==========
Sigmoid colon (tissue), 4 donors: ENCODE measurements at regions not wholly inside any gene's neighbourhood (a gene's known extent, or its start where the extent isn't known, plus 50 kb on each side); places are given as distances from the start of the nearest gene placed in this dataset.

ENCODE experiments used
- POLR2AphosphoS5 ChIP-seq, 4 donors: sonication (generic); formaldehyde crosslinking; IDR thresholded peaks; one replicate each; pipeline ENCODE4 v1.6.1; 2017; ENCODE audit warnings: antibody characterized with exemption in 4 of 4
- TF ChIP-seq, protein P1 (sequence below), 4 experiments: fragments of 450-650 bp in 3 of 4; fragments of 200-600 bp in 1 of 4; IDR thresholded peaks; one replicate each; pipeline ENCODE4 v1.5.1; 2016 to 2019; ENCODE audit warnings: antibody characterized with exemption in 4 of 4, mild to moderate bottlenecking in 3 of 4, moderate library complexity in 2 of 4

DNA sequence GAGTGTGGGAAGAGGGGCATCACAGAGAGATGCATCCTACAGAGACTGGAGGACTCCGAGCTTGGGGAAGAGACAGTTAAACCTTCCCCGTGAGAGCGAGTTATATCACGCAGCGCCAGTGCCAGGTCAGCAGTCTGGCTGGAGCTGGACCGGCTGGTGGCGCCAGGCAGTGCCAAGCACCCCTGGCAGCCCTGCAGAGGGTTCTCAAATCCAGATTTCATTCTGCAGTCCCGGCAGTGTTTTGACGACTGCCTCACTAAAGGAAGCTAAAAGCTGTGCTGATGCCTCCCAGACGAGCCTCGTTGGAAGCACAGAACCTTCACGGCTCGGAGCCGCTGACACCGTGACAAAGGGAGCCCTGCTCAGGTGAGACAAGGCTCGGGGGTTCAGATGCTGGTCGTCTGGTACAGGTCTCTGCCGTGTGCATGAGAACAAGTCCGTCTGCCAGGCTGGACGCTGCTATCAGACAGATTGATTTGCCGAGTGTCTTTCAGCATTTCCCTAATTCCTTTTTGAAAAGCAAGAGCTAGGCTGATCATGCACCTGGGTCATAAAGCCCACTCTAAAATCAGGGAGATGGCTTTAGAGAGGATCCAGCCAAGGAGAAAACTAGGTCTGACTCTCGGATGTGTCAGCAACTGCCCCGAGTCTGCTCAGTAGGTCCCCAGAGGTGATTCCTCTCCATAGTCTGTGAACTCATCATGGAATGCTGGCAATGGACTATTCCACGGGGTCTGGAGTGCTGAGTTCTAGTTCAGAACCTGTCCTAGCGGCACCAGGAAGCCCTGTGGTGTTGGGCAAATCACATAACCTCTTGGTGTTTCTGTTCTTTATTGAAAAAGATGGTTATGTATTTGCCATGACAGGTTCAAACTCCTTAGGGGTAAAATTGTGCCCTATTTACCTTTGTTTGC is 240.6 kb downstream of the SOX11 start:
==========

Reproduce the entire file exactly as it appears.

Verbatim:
Sigmoid colon (tissue), 4 donors: ENCODE measurements at regions not wholly inside any gene's neighbourhood (a gene's known extent, or its start where the extent isn't known, plus 50 kb on each side); places are given as distances from the start of the nearest gene placed in this dataset.

ENCODE experiments used
- POLR2AphosphoS5 ChIP-seq, 4 donors: sonication (generic); formaldehyde crosslinking; IDR thresholded peaks; one replicate each; pipeline ENCODE4 v1.6.1; 2017; ENCODE audit warnings: antibody characterized with exemption in 4 of 4
- TF ChIP-seq, protein P1 (sequence below), 4 experiments: fragments of 450-650 bp in 3 of 4; fragments of 200-600 bp in 1 of 4; IDR thresholded peaks; one replicate each; pipeline ENCODE4 v1.5.1; 2016 to 2019; ENCODE audit warnings: antibody characterized with exemption in 4 of 4, mild to moderate bottlenecking in 3 of 4, moderate library complexity in 2 of 4

DNA sequence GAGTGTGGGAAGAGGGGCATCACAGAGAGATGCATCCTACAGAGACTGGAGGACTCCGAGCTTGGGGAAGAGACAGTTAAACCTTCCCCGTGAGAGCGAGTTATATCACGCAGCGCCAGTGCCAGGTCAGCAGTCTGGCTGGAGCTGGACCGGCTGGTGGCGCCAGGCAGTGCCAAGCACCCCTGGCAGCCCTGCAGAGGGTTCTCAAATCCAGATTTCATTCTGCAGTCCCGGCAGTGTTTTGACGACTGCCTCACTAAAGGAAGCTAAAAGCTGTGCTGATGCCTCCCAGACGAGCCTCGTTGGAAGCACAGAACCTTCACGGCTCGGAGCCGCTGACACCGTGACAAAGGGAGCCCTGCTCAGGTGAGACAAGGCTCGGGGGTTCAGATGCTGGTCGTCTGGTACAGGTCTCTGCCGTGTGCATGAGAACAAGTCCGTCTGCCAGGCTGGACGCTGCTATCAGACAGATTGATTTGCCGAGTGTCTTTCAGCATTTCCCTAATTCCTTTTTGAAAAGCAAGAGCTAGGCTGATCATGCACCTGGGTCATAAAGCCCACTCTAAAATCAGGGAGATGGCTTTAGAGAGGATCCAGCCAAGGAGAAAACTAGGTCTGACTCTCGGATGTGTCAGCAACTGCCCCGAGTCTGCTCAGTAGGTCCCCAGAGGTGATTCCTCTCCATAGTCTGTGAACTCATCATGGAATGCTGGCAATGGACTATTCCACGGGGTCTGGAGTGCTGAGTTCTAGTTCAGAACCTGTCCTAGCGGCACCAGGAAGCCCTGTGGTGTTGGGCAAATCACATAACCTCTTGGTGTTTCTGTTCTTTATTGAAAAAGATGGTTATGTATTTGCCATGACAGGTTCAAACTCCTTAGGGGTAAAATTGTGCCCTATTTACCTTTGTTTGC is 240.6 kb downstream of the SOX11 start: